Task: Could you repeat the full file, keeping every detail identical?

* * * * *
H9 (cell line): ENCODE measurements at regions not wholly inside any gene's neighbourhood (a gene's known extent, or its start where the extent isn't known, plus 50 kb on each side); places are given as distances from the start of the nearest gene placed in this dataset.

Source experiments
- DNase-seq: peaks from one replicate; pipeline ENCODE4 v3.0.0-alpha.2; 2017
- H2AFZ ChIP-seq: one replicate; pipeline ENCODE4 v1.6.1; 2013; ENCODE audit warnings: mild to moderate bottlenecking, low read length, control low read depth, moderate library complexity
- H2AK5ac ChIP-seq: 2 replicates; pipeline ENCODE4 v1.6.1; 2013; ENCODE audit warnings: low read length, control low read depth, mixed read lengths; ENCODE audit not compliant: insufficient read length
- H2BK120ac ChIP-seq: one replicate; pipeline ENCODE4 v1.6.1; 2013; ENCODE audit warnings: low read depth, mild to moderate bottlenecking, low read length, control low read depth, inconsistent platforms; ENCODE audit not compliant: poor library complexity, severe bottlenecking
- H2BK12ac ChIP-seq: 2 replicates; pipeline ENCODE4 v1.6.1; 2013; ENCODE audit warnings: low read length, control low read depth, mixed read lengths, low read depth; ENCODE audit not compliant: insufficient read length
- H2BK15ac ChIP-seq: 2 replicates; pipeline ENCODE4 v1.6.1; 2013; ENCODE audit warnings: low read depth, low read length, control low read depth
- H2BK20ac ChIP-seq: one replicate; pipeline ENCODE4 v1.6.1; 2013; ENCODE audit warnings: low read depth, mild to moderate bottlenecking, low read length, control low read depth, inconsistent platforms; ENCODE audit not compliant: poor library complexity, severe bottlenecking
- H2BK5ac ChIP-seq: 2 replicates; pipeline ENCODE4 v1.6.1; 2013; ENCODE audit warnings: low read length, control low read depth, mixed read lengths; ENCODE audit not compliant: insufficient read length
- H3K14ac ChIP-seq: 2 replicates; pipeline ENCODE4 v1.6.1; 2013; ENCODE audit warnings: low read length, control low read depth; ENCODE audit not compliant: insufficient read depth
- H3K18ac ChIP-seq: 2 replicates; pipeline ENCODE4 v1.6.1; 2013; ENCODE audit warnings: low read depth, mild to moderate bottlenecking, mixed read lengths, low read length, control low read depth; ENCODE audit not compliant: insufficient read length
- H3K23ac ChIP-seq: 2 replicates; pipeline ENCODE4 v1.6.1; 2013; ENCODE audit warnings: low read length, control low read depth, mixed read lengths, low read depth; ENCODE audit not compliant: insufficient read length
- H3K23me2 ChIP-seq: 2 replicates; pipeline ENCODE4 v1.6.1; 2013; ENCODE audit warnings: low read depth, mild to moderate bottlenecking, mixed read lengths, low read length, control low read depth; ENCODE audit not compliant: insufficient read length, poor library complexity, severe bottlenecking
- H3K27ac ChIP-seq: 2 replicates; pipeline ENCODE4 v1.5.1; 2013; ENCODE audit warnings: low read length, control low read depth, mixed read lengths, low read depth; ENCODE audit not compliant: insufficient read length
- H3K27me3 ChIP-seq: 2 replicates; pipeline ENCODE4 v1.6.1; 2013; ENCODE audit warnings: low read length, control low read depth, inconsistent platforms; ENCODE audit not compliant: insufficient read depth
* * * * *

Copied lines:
H9 (cell line): ENCODE measurements at regions not wholly inside any gene's neighbourhood (a gene's known extent, or its start where the extent isn't known, plus 50 kb on each side); places are given as distances from the start of the nearest gene placed in this dataset.

Source experiments
- DNase-seq: peaks from one replicate; pipeline ENCODE4 v3.0.0-alpha.2; 2017
- H2AFZ ChIP-seq: one replicate; pipeline ENCODE4 v1.6.1; 2013; ENCODE audit warnings: mild to moderate bottlenecking, low read length, control low read depth, moderate library complexity
- H2AK5ac ChIP-seq: 2 replicates; pipeline ENCODE4 v1.6.1; 2013; ENCODE audit warnings: low read length, control low read depth, mixed read lengths; ENCODE audit not compliant: insufficient read length
- H2BK120ac ChIP-seq: one replicate; pipeline ENCODE4 v1.6.1; 2013; ENCODE audit warnings: low read depth, mild to moderate bottlenecking, low read length, control low read depth, inconsistent platforms; ENCODE audit not compliant: poor library complexity, severe bottlenecking
- H2BK12ac ChIP-seq: 2 replicates; pipeline ENCODE4 v1.6.1; 2013; ENCODE audit warnings: low read length, control low read depth, mixed read lengths, low read depth; ENCODE audit not compliant: insufficient read length
- H2BK15ac ChIP-seq: 2 replicates; pipeline ENCODE4 v1.6.1; 2013; ENCODE audit warnings: low read depth, low read length, control low read depth
- H2BK20ac ChIP-seq: one replicate; pipeline ENCODE4 v1.6.1; 2013; ENCODE audit warnings: low read depth, mild to moderate bottlenecking, low read length, control low read depth, inconsistent platforms; ENCODE audit not compliant: poor library complexity, severe bottlenecking
- H2BK5ac ChIP-seq: 2 replicates; pipeline ENCODE4 v1.6.1; 2013; ENCODE audit warnings: low read length, control low read depth, mixed read lengths; ENCODE audit not compliant: insufficient read length
- H3K14ac ChIP-seq: 2 replicates; pipeline ENCODE4 v1.6.1; 2013; ENCODE audit warnings: low read length, control low read depth; ENCODE audit not compliant: insufficient read depth
- H3K18ac ChIP-seq: 2 replicates; pipeline ENCODE4 v1.6.1; 2013; ENCODE audit warnings: low read depth, mild to moderate bottlenecking, mixed read lengths, low read length, control low read depth; ENCODE audit not compliant: insufficient read length
- H3K23ac ChIP-seq: 2 replicates; pipeline ENCODE4 v1.6.1; 2013; ENCODE audit warnings: low read length, control low read depth, mixed read lengths, low read depth; ENCODE audit not compliant: insufficient read length
- H3K23me2 ChIP-seq: 2 replicates; pipeline ENCODE4 v1.6.1; 2013; ENCODE audit warnings: low read depth, mild to moderate bottlenecking, mixed read lengths, low read length, control low read depth; ENCODE audit not compliant: insufficient read length, poor library complexity, severe bottlenecking
- H3K27ac ChIP-seq: 2 replicates; pipeline ENCODE4 v1.5.1; 2013; ENCODE audit warnings: low read length, control low read depth, mixed read lengths, low read depth; ENCODE audit not compliant: insufficient read length
- H3K27me3 ChIP-seq: 2 replicates; pipeline ENCODE4 v1.6.1; 2013; ENCODE audit warnings: low read length, control low read depth, inconsistent platforms; ENCODE audit not compliant: insufficient read depth